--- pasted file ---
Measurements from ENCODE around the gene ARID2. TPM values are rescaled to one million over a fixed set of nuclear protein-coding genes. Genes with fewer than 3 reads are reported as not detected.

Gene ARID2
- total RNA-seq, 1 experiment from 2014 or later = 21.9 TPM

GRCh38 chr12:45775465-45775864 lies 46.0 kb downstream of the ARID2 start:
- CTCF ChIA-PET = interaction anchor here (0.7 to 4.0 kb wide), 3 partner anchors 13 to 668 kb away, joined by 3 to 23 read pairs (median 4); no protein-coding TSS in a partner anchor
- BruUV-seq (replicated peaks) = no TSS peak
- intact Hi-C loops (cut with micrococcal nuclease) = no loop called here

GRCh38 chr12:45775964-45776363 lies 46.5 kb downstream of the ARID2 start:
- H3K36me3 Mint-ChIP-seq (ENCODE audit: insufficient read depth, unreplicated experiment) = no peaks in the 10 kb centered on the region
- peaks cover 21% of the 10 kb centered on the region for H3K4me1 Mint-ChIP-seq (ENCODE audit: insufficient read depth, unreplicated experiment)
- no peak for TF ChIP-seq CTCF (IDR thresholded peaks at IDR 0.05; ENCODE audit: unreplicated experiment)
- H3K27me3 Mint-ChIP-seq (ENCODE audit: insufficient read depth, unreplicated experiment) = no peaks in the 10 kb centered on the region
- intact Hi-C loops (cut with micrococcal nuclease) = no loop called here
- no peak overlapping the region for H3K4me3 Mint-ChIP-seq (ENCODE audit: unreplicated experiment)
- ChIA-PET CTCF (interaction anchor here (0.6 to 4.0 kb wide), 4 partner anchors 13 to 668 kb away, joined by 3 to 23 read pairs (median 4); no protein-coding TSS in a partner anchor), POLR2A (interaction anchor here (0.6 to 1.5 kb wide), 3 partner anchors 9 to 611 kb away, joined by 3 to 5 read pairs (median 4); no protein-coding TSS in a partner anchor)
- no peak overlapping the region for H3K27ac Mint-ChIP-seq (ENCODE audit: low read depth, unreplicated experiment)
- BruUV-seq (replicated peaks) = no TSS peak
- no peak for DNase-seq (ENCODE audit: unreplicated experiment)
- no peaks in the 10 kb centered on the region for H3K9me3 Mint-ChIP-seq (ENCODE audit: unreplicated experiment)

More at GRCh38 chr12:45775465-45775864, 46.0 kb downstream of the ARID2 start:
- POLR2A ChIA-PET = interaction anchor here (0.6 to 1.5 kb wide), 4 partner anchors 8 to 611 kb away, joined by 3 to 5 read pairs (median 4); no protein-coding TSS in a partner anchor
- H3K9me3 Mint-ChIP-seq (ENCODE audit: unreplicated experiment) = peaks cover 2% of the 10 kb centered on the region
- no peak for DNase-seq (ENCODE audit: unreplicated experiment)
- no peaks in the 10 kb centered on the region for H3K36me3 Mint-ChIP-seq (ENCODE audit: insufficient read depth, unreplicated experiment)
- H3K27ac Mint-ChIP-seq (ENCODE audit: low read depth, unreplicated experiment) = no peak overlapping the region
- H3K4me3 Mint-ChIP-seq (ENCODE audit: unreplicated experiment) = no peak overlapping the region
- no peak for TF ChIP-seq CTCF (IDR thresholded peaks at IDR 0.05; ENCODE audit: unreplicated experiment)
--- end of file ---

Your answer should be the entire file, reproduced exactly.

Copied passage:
Measurements from ENCODE around the gene ARID2. TPM values are rescaled to one million over a fixed set of nuclear protein-coding genes. Genes with fewer than 3 reads are reported as not detected.

Gene ARID2
- total RNA-seq, 1 experiment from 2014 or later = 21.9 TPM

GRCh38 chr12:45775465-45775864 lies 46.0 kb downstream of the ARID2 start:
- CTCF ChIA-PET = interaction anchor here (0.7 to 4.0 kb wide), 3 partner anchors 13 to 668 kb away, joined by 3 to 23 read pairs (median 4); no protein-coding TSS in a partner anchor
- BruUV-seq (replicated peaks) = no TSS peak
- intact Hi-C loops (cut with micrococcal nuclease) = no loop called here

GRCh38 chr12:45775964-45776363 lies 46.5 kb downstream of the ARID2 start:
- H3K36me3 Mint-ChIP-seq (ENCODE audit: insufficient read depth, unreplicated experiment) = no peaks in the 10 kb centered on the region
- peaks cover 21% of the 10 kb centered on the region for H3K4me1 Mint-ChIP-seq (ENCODE audit: insufficient read depth, unreplicated experiment)
- no peak for TF ChIP-seq CTCF (IDR thresholded peaks at IDR 0.05; ENCODE audit: unreplicated experiment)
- H3K27me3 Mint-ChIP-seq (ENCODE audit: insufficient read depth, unreplicated experiment) = no peaks in the 10 kb centered on the region
- intact Hi-C loops (cut with micrococcal nuclease) = no loop called here
- no peak overlapping the region for H3K4me3 Mint-ChIP-seq (ENCODE audit: unreplicated experiment)
- ChIA-PET CTCF (interaction anchor here (0.6 to 4.0 kb wide), 4 partner anchors 13 to 668 kb away, joined by 3 to 23 read pairs (median 4); no protein-coding TSS in a partner anchor), POLR2A (interaction anchor here (0.6 to 1.5 kb wide), 3 partner anchors 9 to 611 kb away, joined by 3 to 5 read pairs (median 4); no protein-coding TSS in a partner anchor)
- no peak overlapping the region for H3K27ac Mint-ChIP-seq (ENCODE audit: low read depth, unreplicated experiment)
- BruUV-seq (replicated peaks) = no TSS peak
- no peak for DNase-seq (ENCODE audit: unreplicated experiment)
- no peaks in the 10 kb centered on the region for H3K9me3 Mint-ChIP-seq (ENCODE audit: unreplicated experiment)

More at GRCh38 chr12:45775465-45775864, 46.0 kb downstream of the ARID2 start:
- POLR2A ChIA-PET = interaction anchor here (0.6 to 1.5 kb wide), 4 partner anchors 8 to 611 kb away, joined by 3 to 5 read pairs (median 4); no protein-coding TSS in a partner anchor
- H3K9me3 Mint-ChIP-seq (ENCODE audit: unreplicated experiment) = peaks cover 2% of the 10 kb centered on the region
- no peak for DNase-seq (ENCODE audit: unreplicated experiment)
- no peaks in the 10 kb centered on the region for H3K36me3 Mint-ChIP-seq (ENCODE audit: insufficient read depth, unreplicated experiment)
- H3K27ac Mint-ChIP-seq (ENCODE audit: low read depth, unreplicated experiment) = no peak overlapping the region
- H3K4me3 Mint-ChIP-seq (ENCODE audit: unreplicated experiment) = no peak overlapping the region
- no peak for TF ChIP-seq CTCF (IDR thresholded peaks at IDR 0.05; ENCODE audit: unreplicated experiment)